Cannon launches high-speed composites injection manufacturing pilot project

Cannon Afros has launched CRESIM, a pilot project to develop carbon fiber composite structures manufactured from recycled carbon fiber using a new high-speed injection process for automotive, transportation and other end markets.

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Cannon Afros (Caronno Pertusella, Italy) says that it is launching CRESIM, a pilot project to develop carbon fiber composite structures manufactured from recycled carbon fiber using a new high-speed injection process. Cannon says the CRESIM project aims to show how lightweight composites, mainly recycled from cars and aerospace parts, can be suitable for use in automotive, public transportation vehicles and sports and leisure equipment using a cost-saving technology for reimpregnation and a very fast demolding.

The 36-month, €2 million project focuses on development of ESTRIM (Epoxy Structural Reaction Injection Molding), which uses a new fast-reacting epoxy resin matrix combined with carbon fiber reinforcement handling systems, dedicated preformers, a high-pressure dosing unit, multi-component mixing heads with different injection and distribution methods, polymerization presses and relevant handling systems of preforms and molded parts. ESTRIM, Cannon Afros says, can reduce molding and cure time from 30 minutes in a traditional resin transfer molding (RTM) process to about 3 minutes.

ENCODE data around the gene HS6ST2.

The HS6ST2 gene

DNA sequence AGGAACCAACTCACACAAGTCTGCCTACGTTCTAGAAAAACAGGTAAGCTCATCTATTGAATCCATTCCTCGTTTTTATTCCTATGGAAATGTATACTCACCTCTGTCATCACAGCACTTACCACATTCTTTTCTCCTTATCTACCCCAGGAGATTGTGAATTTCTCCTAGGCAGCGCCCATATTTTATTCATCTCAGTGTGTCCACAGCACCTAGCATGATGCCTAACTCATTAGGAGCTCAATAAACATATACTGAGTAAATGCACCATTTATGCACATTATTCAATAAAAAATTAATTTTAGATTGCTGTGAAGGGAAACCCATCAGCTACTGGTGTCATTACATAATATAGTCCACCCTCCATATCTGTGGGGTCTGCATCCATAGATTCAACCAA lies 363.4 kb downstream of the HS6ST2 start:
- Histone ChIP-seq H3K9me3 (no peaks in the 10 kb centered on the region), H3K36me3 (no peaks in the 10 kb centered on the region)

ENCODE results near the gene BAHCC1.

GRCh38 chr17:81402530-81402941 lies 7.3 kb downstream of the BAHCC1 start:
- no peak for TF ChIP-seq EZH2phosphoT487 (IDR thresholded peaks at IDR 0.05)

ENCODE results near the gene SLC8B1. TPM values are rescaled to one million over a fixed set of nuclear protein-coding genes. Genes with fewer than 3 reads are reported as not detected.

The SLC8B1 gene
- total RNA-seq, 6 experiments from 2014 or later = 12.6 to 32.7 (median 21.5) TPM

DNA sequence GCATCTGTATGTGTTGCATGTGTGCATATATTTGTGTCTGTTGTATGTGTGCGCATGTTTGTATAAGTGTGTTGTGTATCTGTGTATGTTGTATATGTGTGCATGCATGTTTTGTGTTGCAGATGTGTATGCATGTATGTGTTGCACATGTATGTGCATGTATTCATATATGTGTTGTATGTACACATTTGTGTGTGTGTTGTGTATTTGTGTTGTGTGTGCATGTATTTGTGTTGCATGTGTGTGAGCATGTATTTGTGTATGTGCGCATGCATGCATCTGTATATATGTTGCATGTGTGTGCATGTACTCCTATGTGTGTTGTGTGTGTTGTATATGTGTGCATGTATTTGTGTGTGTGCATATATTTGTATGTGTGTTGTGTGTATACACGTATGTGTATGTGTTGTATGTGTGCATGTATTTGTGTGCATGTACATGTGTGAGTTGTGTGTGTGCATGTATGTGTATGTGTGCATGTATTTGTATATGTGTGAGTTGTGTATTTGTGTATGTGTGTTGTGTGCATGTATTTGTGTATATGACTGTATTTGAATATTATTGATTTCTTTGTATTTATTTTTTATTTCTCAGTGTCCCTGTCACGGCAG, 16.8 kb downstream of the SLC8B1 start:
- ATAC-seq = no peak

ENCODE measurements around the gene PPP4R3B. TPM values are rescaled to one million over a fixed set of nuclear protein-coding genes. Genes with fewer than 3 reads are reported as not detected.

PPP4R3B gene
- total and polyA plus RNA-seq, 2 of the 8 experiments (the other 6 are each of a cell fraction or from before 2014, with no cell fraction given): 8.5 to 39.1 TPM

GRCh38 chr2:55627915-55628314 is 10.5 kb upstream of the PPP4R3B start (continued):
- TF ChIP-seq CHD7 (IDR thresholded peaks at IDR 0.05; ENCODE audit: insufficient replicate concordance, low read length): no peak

ESTRIM offers three injection methods:

  • Inject the resin with variable output, adjusting injection by reading the internal pressure in the molds with a series of pressure sensors. The signal is sent to the controller, which defines the new output value to be applied and adjusts the dosing pumps accordingly. 
  • Apply the injection-compression method; leave the mold partially open during injection and applying final compression at the end of injection.
  • Inject the resin and apply a low clamping force on the mold, which will tend to open during the liquid-filling phase. At the end of injection, apply the full nominal clamping pressure and compress the mold.

Further, Cannon Afros reports that it has developed two alternative methods for the impregnation of carbon fiber mats, both to be applied in open mold prior to the closing of the press:

  • ESTRIM SL (spray laydown). The epoxy formulation is sprayed by robot directly over the carbon reinforcement, covering each square centimeter of the mold with extreme precision.
    This technique allows for the use of viscous formulations, characterized by low flowability, and of mats of recycled carbon fibers. The resin, being directly deposited in-situ, does not need to flow through the fibers, avoiding any distribution problem into the mold and the shifting of the fibers during flow of the liquid resin.
  • ESTRIM LL (liquid laydown). The epoxy formulation is laid over the carbon mat in “liquid ribbons” of varying width, typically from 40 to 120 mm (1.6 to 4.7 inches), impregnating the reinforcement with minimum air inclusions. This technique allows for the production of very large parts, wetting uniformly the huge, almost flat preforms that characterize parts such as roofs, engine hoods, fenders and doors. Because the reactivity of the systems is controllable on a part-to-part basis, Cannon says this system allows for a comfortable laydown time even for the largest pieces.